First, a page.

Antiprotons do not belong to our world An antiproton is a so-called antiparticle. It is thus part of the mirror world that also consists of the positron – the electron’s antiparticle – as well as other exotic particles. A common feature of them all is that they are not normally found in our world. Unfortunately, the promising results will first benefit the treatment system in ten years at the earliest. This is partly because producing antiprotons is expensive…….

“Experiments indicate promising future for nanotechnology in cancer treatment” “Experiments on mice have shown promise for the future of nanotechnology in treating cancer.” “The research brings doctors one step closer to being able to inject patients with nanoparticles that bore inside tumors and release powerful doses of cancer-killing drugs while leaving the rest of the body unscathed.”

After seeing how the mice were cured of human prostate cancer with the technology, cancer specialists gathered at the -------- on Tuesday praised the work as impressive and said they had high hopes for its application to patients.

But, genetically and medically speaking, not everybody is the same…

Genomic Medicine………

Monitor the activities of tens of thousands of genes simultaneously to identify novel targets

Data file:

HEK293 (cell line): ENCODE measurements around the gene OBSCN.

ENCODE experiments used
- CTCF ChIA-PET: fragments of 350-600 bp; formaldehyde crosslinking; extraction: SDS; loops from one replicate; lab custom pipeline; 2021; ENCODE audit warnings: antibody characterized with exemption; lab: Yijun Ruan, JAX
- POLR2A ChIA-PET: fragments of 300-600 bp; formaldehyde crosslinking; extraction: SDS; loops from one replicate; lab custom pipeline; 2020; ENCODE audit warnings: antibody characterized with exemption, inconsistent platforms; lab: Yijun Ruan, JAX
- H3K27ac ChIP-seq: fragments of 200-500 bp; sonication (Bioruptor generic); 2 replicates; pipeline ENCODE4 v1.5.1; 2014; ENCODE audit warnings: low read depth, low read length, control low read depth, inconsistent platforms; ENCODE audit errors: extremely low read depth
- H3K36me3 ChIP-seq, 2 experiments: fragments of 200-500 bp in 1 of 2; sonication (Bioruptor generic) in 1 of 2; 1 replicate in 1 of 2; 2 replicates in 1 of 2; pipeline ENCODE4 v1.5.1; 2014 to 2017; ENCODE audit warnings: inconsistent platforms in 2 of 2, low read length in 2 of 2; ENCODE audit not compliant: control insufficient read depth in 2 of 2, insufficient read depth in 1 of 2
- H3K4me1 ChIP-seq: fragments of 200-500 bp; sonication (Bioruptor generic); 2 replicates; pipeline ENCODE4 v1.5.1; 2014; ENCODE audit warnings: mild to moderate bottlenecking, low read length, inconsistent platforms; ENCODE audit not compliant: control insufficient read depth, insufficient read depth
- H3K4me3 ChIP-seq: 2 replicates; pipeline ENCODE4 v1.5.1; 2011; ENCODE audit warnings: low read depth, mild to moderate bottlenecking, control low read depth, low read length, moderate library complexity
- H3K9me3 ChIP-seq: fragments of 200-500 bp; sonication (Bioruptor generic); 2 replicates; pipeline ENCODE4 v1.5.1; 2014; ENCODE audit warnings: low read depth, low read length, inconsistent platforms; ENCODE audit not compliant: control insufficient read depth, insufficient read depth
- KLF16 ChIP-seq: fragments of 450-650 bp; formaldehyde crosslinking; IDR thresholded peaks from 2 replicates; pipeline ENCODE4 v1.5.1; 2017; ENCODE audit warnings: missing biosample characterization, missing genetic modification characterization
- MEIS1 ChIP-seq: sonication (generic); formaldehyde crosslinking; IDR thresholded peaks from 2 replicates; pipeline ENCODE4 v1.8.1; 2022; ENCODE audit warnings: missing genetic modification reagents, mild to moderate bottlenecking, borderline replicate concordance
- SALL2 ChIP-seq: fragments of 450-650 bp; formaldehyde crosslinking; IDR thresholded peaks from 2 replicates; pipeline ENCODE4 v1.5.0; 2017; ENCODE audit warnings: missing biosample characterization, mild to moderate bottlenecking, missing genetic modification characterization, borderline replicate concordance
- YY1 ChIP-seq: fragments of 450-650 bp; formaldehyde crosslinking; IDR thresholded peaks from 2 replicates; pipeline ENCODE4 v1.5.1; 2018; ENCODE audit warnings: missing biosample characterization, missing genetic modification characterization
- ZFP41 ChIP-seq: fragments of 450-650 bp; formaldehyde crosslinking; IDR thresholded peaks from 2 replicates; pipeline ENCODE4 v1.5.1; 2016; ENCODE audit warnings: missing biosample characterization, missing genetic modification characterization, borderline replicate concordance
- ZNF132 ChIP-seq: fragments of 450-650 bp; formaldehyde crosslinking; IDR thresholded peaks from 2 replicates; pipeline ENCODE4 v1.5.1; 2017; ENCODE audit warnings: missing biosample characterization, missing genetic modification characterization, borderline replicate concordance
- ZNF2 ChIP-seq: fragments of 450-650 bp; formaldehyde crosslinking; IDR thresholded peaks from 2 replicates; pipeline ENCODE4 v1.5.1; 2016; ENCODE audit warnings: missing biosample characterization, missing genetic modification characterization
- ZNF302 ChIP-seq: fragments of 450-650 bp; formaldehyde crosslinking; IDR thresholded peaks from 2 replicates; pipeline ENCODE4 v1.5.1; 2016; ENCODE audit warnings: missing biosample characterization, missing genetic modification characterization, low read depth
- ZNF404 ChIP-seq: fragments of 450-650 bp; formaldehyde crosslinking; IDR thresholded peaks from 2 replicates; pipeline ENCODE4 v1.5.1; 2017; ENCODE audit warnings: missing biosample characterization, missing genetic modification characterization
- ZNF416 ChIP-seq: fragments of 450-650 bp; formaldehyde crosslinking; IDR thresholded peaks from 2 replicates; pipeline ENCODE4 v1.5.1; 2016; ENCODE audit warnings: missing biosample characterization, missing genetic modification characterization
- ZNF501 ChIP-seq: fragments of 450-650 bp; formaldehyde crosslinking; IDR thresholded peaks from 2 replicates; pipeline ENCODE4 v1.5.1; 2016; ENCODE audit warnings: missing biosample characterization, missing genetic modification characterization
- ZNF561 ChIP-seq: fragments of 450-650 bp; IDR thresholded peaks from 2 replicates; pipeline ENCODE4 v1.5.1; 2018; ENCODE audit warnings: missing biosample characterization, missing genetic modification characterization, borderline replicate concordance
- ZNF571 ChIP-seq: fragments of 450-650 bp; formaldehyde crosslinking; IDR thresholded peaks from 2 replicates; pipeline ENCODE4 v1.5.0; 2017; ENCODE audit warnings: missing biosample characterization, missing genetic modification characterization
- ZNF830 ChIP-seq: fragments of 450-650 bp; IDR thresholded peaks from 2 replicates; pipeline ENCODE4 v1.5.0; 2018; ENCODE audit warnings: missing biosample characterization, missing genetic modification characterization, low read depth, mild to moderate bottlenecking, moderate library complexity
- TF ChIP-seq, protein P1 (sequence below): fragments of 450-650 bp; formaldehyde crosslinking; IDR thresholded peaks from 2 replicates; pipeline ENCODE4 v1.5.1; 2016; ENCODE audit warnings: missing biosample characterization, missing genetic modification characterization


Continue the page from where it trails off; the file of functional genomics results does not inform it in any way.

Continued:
……. is it Personalized Medicine?

A major problem that needs to be at the heart of our efforts: Eliminating Cancer Disparities • The District of Columbia has some of the highest cancer mortality rates in the United States. • Because of the high minority population, and extensive health care barriers, cancer disparities are particularly severe. • DC is an acute microcosm of the national challenge of the unequal burden of cancer.

An Important Lesson
Disparities range across the health care continuum
• The same barriers that interfere with access to quality cancer Treatment, also interfere with Cancer Prevention and Control, utilization of available Screening, access to and utilization of Support Services (support groups, palliative care, end of life care), and long term Survivorship.

A Novel Genomics Partnership
• Genomics of Cancer Disparities

Gene profiles derived from prostate biopsy tissue: Hierarchical Clustering Analysis comparing African American and Caucasian samples

Transcriptome Co-Expression Mapping

Prostate Cancer Differential Gene Networks in African American Men